Enduring Powers of Attorney and Lasting Powers of Attorney are very similar documents but there are some key differences between the two.
Both documents are designed to allow a person (the Donor) to appoint a trusted person (the Attorney) to make decisions for them should they lose the ability (mental capacity) to make those decisions themselves. However, the way they achieve that result is very different.
Enduring Powers of Attorney (EPA) existed until 1 October 2007, when they were replaced by Lasting Powers of Attorney. Since that date, EPAs can no longer be created or amended. However, EPAs that had already been correctly signed remain valid.
An EPA covers matters relating to property and financial affairs. However, it does not allow the Attorneys to make decisions about care or medical matters.
When a person loses mental capacity to make decisions about property and financial affairs, the attorneys must register the EPA before it can be used.
The EPA will be sent to the Office of the Public Guardian (OPG) for registration. As part of the registration process, they will check if the EPA is valid. If it is valid, they will mark the EPA to confirm it has been registered and return it to the Attorneys. This process takes around 5 weeks to complete, during which time it is not possible for the Attorneys to make any decisions for the Donor.
If the OPG consider the EPA to be invalid, it cannot be used. This causes many problems as the Donor has often lost capacity. Even if the Donor did have capacity, EPAs can no longer be amended.
The only option in this case would be to submit an application to the Court of Protection to appoint a Deputy. This is a very time consuming and expensive process.
Lasting Powers of Attorney (LPA) follow a different process which avoids some of the difficulties seen with EPAs.
Lasting Powers of Attorney came into being on 1 October 2007. Two types are available; Property & Financial Affairs (P&FA) and Health & Welfare (H&W).
P&FA LPA are the direct replacement for EPAs. They give the Attorneys very similar powers and allow the Attorney to make decisions about matters relating to property and financial affairs.
The second type of LPA relates to Health and Welfare. As the name suggests, it allows the Attorneys to make decisions about care and medical matters.
As well as introducing the two different types of Power of Attorney, the registration process was also changed. It is now possible to register the LPA immediately. This means any questions about validly can be identified before the Donor loses mental capacity.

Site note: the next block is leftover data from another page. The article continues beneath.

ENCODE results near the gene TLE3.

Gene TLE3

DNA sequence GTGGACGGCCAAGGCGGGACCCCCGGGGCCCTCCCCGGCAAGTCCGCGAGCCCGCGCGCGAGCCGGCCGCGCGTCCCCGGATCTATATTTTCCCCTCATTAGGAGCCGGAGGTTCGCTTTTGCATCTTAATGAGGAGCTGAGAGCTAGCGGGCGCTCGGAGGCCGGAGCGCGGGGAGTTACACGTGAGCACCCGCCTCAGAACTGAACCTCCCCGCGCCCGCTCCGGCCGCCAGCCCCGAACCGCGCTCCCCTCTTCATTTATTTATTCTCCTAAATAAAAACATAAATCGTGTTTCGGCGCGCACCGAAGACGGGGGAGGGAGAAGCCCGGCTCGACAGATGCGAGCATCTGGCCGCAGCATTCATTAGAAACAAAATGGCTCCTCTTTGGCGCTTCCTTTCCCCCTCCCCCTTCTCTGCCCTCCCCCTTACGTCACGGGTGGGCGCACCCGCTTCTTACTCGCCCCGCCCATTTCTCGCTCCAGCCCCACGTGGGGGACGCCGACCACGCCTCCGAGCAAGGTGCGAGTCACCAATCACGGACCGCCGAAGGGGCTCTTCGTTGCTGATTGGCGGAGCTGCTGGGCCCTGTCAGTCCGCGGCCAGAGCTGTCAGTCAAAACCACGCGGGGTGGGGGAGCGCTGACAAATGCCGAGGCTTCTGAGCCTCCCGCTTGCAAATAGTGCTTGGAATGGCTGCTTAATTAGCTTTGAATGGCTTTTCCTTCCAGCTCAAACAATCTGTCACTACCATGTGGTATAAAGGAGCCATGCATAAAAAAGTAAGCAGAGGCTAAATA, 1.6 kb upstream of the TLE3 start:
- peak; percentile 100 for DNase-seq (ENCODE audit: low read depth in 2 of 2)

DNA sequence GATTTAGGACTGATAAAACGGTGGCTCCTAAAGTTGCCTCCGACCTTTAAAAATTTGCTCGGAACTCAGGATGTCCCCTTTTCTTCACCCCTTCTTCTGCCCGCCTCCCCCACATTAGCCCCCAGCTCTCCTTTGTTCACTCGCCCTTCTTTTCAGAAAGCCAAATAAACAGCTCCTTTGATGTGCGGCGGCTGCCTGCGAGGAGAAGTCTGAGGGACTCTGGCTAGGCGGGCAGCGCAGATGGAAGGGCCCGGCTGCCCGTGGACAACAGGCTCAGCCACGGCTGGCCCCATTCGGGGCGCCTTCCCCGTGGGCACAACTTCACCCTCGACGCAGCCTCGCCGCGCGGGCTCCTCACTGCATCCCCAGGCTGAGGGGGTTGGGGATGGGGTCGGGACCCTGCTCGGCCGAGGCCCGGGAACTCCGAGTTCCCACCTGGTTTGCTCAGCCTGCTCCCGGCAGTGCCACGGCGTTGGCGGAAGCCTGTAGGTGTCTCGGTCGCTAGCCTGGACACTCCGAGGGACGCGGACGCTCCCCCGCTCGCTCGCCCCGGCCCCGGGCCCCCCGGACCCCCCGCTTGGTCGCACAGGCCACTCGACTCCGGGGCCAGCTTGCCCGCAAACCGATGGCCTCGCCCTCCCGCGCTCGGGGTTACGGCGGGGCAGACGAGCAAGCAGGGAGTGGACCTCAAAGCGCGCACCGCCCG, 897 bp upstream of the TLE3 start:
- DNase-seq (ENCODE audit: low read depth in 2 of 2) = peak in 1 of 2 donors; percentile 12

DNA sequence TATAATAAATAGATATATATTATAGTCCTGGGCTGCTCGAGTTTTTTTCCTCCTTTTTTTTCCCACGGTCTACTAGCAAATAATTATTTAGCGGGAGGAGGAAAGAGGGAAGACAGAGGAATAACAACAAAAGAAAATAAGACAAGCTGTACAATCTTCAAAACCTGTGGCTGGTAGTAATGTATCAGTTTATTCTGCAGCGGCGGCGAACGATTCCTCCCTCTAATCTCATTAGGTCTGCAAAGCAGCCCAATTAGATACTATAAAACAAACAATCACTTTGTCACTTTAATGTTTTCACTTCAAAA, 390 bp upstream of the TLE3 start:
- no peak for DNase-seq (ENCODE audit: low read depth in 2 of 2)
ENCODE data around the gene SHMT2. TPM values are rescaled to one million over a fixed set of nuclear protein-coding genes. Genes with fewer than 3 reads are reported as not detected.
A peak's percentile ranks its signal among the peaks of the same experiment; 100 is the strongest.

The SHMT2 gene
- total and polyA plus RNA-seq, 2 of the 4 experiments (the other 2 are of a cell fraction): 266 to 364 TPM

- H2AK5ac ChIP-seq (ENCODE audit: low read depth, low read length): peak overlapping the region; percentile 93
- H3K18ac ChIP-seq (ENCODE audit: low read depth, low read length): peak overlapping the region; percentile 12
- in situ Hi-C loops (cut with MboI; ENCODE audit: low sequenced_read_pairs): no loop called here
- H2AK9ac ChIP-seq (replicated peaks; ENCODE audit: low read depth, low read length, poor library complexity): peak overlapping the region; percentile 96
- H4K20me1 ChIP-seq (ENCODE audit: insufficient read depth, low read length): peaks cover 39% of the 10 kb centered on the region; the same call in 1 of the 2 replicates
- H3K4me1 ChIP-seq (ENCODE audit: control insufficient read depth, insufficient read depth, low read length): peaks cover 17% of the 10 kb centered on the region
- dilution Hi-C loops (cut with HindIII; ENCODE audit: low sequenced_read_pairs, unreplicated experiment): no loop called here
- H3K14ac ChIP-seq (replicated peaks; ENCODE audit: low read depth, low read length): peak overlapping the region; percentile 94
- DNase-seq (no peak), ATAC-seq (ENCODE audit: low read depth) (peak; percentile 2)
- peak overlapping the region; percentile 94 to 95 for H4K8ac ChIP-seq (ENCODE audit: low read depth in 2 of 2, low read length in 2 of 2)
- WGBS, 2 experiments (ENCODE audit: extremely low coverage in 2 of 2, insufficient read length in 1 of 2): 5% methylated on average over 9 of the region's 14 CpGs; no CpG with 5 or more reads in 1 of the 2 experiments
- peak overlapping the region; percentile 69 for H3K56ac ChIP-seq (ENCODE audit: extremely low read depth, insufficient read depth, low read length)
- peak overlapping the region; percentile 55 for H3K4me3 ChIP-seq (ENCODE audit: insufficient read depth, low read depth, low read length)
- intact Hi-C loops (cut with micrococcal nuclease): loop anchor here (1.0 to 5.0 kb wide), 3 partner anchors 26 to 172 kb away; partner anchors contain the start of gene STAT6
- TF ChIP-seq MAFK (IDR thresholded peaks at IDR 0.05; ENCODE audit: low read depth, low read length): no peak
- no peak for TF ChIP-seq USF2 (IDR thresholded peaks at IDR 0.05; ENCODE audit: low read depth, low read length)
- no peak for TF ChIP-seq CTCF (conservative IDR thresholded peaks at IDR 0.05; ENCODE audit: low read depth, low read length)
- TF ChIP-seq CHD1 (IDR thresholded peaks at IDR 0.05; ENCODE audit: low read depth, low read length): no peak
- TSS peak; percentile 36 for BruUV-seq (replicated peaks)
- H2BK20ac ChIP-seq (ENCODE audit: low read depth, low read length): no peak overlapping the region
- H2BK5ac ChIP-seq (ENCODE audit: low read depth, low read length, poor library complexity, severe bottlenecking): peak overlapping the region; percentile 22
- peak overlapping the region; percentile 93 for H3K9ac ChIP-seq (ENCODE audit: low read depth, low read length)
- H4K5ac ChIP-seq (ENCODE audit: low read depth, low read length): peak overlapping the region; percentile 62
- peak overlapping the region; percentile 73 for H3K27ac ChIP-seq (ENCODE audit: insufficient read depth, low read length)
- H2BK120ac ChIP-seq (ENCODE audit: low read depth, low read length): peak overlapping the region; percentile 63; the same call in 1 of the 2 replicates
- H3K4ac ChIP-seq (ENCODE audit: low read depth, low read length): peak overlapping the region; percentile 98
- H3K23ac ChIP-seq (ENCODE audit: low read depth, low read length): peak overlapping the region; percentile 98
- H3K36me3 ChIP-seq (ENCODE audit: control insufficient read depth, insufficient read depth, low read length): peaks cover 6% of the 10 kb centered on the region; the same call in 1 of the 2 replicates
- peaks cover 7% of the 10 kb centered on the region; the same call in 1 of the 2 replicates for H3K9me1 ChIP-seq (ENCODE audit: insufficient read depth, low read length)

Also, it means that LPA is ready to be used the same day a person loses mental capacity and avoids having to wait an additional five weeks for it to be registered.
Enduring Powers of Attorney
- Covers Property and Finances only
- Does not cover Health and Welfare
- Can no longer be created
- Existing EPA are still valid but cannot be amended if defective
- Validity challenged at registration which means problems are often not identified until it is too late
Lasting Powers of Attorney
- Replaced Enduring Powers of Attorney
- Two different types: 1) Property and Financial Affairs 2) Health and Welfare
- Can be registered immediately which means problems are indentified at an early stage
- Can be amended
Common Problems with Powers of Attorney
No replacement attorneys appointed
If the Attorneys die or cannot act (e.g. they lose mental capacity) the EPA becomes unusable if replacements have not been appointed
Husband and Wife appoint each other as Attorney
Once one party dies, the surviving person’s EPA is rendered unusable unless they have appointed replacement attorneys. This also applies if one party loses mental capacity
Attorneys appointed jointly and one Attorney dies or loses mental capacity
Once one Attorney dies or loses mental capacity, the other Attorneys are unable to act. This does not apply if the Attorneys are appointed Jointly and Severally
EPA signed after 1 October 2007 (or not signed at all)
The EPA is invalid and a Lasting Power of Attorney must be created. If the Donor does not have mental capacity, an application must be made to the Court of Protection to appoint a Deputy.
To arrange a discussion about EPAs & LPAs, please get in touch with Paul Clark on 01625 523988 or firstname.lastname@example.org